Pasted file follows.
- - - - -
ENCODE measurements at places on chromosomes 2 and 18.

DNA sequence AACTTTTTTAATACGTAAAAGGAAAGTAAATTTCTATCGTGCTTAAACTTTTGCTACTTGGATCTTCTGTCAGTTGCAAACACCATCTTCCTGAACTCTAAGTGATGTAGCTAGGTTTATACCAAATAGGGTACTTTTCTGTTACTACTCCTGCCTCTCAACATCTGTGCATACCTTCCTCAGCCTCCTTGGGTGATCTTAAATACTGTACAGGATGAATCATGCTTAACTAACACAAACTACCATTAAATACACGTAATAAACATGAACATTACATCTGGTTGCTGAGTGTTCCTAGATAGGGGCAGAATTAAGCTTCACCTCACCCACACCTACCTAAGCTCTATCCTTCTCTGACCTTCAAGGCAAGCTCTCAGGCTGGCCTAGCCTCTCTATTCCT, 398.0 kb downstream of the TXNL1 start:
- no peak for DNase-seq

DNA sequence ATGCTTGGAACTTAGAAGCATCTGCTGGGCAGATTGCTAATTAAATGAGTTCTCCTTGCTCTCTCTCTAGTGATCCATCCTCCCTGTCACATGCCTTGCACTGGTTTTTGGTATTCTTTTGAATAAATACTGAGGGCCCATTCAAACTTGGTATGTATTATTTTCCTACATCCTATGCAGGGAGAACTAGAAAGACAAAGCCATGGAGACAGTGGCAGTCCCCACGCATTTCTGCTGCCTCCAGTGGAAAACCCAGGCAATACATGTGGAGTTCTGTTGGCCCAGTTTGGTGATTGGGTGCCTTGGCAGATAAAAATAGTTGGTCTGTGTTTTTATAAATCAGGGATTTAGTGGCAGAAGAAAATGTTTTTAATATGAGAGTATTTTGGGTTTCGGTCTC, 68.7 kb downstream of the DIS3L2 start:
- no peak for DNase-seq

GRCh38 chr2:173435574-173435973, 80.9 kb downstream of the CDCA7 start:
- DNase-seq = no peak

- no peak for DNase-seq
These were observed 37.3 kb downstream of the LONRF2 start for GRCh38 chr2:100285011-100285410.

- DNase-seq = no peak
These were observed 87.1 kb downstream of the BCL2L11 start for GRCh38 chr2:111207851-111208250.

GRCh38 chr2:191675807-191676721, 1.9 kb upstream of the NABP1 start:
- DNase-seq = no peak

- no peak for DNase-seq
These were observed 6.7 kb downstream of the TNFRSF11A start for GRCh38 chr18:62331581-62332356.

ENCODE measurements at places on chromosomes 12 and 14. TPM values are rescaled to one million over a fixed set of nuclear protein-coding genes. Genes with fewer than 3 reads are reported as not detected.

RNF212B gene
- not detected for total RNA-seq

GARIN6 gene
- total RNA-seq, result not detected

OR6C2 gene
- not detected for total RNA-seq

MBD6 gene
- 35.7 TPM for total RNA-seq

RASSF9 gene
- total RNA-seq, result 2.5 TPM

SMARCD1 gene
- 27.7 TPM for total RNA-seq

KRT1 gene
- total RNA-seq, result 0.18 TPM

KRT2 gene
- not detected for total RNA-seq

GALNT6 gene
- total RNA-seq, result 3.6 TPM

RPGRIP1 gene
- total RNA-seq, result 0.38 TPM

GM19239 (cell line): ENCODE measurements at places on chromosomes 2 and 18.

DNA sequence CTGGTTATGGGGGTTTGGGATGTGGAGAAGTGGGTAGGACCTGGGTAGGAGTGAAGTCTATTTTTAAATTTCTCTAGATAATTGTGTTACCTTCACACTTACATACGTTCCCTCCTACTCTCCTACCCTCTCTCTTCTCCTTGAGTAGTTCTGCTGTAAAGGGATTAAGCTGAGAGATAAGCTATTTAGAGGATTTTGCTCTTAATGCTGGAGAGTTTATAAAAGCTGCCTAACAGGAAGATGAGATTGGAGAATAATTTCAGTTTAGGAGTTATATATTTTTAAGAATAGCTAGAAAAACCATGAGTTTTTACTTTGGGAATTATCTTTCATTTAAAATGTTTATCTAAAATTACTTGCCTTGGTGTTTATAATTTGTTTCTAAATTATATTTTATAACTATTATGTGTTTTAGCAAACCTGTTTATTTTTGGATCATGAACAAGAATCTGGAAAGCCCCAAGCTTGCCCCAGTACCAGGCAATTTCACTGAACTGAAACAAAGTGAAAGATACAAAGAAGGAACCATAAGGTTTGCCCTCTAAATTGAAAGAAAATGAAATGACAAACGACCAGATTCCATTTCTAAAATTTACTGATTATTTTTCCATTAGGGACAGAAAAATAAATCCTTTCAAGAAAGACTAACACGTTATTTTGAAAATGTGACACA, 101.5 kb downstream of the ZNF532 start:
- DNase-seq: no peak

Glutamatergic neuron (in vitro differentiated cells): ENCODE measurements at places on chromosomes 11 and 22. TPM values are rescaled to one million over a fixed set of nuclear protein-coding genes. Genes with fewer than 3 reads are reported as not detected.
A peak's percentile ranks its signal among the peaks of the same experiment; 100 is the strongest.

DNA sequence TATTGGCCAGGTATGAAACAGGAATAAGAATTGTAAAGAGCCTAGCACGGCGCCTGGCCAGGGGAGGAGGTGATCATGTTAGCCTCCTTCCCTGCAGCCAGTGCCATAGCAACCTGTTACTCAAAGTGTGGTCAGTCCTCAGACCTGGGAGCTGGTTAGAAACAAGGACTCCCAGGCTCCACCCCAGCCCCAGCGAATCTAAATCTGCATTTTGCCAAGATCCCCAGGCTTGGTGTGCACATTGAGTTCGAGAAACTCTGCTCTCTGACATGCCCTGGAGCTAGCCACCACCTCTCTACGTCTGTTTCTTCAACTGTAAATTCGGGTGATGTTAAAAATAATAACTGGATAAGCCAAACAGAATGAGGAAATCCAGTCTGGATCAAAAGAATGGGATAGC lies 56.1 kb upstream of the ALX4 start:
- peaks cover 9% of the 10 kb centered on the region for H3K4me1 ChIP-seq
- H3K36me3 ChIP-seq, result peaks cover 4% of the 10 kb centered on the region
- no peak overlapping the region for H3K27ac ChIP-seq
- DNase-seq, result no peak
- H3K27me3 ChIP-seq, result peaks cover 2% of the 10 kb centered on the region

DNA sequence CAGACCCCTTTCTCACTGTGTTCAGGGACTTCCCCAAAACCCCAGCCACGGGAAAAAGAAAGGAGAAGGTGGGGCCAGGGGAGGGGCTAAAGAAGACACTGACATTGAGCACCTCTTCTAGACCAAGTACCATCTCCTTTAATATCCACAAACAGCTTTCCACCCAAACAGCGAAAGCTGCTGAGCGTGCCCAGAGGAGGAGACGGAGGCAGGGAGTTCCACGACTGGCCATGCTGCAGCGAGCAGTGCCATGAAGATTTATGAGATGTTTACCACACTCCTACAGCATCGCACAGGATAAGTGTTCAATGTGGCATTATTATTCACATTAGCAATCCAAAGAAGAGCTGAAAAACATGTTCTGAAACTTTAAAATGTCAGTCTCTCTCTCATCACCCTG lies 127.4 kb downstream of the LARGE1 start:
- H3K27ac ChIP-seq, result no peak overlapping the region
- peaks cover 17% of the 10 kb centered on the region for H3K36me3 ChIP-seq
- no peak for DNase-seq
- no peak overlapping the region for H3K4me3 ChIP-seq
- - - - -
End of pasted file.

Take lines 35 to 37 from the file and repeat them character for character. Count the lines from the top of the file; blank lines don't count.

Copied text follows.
RPGRIP1 gene
- total RNA-seq, result 0.38 TPM

GM19239 (cell line): ENCODE measurements at places on chromosomes 2 and 18.